Pussellawa Plantations to go public this year
Pussellawa Plantations Ltd is to list on the Colombo Stock Exchange this year with the government planning to shed some of its stake in the company. “We hope to be listed on the stock market within the next six months because the government wants to divest some of its interests,” said CEO of Pussellawa Plantations, Lucille Wijewardena. At the moment the government owns about 33% of Pussellawa while the managing agents Free Lanka Management Company Pvt Ltd, owns about 59% of the plantation company. The balance shares are held by employees.
The plantation company has 9 factories for high, mid and low grown tea production and also rubber plantations and claims to be one of the most profitable operators in the plantation sector. For the financial year 2006, Pussellawa Plantations is expecting to record a net profit, after tax, of around Rs 250 million with a turnover of Rs 1.87 billion. In 2007, turnover is projected to increase to Rs 2.45 billion and the profits to Rs 350 million.
To sustain growth, the plantation company is investing in upgrading its tea factories to HACCP (Hazard Analysis Critical Control Point) standard. “We are the highest profit making company among the plantation companies at the moment and we are in an accelerated programme to improve quality of production. In this regard we are in the process of acquiring HACCP certification for our tea factories,” said Wijewardena.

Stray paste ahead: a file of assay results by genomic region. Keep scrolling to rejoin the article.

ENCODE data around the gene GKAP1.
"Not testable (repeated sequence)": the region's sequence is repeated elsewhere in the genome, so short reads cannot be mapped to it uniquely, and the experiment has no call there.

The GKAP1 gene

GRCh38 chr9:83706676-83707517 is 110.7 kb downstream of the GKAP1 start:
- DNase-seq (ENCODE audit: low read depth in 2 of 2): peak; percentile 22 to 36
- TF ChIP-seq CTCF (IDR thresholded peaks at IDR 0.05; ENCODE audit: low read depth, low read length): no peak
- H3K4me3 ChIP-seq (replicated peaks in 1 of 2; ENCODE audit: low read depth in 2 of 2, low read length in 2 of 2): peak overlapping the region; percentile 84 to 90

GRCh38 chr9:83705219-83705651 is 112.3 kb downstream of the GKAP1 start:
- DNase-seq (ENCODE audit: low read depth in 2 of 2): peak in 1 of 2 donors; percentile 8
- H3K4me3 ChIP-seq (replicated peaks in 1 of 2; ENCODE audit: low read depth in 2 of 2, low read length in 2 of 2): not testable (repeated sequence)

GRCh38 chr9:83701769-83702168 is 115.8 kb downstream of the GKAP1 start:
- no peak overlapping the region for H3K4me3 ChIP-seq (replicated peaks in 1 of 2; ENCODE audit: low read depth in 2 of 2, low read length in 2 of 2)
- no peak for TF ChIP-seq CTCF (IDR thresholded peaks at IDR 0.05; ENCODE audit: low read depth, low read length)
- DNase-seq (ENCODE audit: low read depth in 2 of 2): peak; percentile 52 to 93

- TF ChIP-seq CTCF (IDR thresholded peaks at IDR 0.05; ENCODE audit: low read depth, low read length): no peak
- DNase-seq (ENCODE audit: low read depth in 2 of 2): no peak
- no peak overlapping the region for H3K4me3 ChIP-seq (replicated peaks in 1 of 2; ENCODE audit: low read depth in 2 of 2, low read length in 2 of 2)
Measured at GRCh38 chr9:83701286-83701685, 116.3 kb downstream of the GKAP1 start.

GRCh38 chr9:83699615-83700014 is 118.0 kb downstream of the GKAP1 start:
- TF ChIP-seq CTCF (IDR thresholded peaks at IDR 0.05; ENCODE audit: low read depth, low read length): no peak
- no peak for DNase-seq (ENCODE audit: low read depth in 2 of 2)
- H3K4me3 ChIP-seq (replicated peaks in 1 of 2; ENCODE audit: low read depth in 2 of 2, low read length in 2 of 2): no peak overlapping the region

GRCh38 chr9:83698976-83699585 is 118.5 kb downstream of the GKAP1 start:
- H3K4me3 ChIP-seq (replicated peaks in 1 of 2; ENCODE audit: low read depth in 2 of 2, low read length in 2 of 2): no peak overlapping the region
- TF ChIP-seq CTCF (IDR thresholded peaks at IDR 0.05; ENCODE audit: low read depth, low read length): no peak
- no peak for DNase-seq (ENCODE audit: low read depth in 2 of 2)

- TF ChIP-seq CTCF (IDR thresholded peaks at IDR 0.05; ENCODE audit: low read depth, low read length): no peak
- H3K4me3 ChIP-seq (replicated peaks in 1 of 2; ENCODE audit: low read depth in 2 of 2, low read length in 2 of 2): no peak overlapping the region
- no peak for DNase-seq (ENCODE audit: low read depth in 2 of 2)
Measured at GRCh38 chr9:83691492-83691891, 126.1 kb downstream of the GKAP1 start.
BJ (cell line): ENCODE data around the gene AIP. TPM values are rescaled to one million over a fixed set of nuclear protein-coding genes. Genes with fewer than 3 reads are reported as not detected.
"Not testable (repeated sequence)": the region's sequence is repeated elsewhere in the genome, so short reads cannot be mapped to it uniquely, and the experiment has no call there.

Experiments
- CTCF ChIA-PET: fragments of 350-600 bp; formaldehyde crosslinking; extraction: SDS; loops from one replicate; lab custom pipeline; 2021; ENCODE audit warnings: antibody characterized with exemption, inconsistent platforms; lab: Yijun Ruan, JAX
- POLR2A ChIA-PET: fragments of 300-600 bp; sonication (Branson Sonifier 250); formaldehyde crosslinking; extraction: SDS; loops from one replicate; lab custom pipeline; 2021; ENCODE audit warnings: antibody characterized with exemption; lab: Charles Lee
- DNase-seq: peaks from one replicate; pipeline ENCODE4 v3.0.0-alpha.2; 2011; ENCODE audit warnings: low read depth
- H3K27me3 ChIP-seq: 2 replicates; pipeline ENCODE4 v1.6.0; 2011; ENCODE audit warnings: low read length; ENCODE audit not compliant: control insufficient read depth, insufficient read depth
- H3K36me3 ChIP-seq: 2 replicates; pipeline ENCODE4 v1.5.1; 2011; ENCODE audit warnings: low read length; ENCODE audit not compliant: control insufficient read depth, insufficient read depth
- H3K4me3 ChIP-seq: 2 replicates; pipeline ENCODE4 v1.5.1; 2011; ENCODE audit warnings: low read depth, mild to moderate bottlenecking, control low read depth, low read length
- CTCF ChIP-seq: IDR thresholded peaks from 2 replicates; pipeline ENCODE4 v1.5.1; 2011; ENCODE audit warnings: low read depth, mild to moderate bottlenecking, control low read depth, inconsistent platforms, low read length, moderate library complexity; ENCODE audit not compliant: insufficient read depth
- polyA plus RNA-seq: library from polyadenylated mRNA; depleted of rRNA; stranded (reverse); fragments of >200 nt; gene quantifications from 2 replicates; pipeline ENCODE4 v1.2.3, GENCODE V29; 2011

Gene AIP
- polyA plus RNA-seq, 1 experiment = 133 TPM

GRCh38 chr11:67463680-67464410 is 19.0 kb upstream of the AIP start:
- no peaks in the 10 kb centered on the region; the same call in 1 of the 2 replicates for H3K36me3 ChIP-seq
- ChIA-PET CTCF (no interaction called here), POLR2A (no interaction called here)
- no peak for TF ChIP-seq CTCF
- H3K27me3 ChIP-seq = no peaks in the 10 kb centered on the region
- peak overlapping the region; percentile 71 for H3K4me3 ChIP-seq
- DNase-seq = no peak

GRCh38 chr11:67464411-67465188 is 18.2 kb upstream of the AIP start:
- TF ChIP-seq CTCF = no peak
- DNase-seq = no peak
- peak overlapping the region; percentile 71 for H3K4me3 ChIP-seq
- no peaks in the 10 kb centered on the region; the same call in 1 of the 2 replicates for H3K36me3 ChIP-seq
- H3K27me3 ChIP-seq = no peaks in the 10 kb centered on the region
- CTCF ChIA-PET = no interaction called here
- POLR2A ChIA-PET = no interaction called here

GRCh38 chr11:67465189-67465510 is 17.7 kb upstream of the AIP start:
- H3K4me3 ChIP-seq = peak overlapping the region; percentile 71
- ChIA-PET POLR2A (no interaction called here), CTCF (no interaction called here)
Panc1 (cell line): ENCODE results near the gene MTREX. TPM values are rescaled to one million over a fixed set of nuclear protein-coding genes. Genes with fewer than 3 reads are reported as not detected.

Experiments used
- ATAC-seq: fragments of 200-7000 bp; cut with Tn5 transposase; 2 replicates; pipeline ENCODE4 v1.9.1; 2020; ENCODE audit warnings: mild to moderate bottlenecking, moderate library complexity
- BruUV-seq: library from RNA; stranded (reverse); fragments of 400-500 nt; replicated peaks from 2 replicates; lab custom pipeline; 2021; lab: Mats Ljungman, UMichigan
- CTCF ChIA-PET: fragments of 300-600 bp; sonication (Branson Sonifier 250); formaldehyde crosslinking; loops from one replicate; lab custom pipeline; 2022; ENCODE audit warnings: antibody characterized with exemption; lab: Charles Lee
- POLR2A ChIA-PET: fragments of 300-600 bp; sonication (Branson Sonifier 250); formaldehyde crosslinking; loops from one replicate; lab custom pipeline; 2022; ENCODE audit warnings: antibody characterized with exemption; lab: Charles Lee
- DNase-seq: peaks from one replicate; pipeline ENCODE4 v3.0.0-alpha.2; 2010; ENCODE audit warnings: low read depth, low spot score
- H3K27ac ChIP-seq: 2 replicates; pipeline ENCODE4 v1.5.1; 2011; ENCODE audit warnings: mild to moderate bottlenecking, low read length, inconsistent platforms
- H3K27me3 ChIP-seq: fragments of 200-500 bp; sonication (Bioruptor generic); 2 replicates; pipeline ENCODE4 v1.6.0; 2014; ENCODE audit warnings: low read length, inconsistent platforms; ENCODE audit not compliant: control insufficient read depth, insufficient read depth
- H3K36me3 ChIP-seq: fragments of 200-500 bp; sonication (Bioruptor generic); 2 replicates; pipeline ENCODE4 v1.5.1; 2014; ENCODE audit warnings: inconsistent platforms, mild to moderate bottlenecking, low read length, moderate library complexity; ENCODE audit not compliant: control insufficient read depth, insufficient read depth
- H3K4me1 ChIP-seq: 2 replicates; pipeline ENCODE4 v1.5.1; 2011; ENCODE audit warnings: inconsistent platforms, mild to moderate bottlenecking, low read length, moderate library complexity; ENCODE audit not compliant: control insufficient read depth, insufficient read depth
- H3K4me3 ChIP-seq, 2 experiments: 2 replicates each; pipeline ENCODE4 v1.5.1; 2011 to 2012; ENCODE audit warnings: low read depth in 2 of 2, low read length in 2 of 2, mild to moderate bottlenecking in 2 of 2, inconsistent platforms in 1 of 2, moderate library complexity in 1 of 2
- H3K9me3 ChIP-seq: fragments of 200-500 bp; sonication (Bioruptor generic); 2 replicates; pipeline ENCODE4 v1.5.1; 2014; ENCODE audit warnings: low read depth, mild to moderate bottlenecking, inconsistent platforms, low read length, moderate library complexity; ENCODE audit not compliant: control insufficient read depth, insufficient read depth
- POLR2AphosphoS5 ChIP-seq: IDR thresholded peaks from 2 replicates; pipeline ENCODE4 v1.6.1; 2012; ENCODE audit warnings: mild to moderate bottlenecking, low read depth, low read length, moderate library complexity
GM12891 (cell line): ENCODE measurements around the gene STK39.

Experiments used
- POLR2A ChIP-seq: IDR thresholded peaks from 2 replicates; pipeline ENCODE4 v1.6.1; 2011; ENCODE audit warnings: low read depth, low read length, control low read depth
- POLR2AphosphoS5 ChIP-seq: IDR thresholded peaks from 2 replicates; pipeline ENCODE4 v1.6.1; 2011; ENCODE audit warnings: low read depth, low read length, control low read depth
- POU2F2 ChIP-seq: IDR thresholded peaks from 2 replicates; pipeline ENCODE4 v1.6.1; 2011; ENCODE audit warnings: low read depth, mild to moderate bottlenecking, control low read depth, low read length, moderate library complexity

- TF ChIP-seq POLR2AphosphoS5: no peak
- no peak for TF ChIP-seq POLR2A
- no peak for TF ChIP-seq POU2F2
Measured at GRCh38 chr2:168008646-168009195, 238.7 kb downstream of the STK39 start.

HACCP is a food quality standard enforced by the European Union (EU) and food exports from Sri Lanka to the EU, are expected to comply with HACCP standards. Therefore, Sri Lankan tea factories have been forced to upgrade to HACCP standards to maintain European market share for tea. Given the importance of food safety, other countries too are expected to eventually demand HACCP standard tea from exporting countries.
Already 3 tea factories under Pussellawa Plantations are HACCP certified and 4 more will be certified by July this year. The move is expected to sustain tea sales and also improve quality of production. “Buyers demanding HACCP standard tea will bid for our tea first because we are HACCP certified. Also the certification helps indirectly as well, because it improves the quality of the product. After all, tea is a food item and is consumed. So cleaner production is always better. In addition we have noticed an improvement in worker motivation because the working environment has improved,” said Wijewardena.
In addition to investments in quality improvements, Pussellawa is looking at improving profits from tea in the face of increasing labour costs, by increasing production and capacity utilisation.
Tea factories under Pussellawa include Delta, Geragama, Melfort, Mooloya, Rothschild, Sanquhar, Pambegama and Keragala.
In 2006 rubber was the most profitable sector and is expected to sustain profitability in 2007. The company has already started an ambitious programme to replant over 1,000 hectares of rubber during the period 2005 to 2008. The plantation company is also concentrating on a renewable forestry programme to improve overall profitability as well as the environment by planting Eucalyptus Grandis in the high grown areas and Albizia in the low grown areas.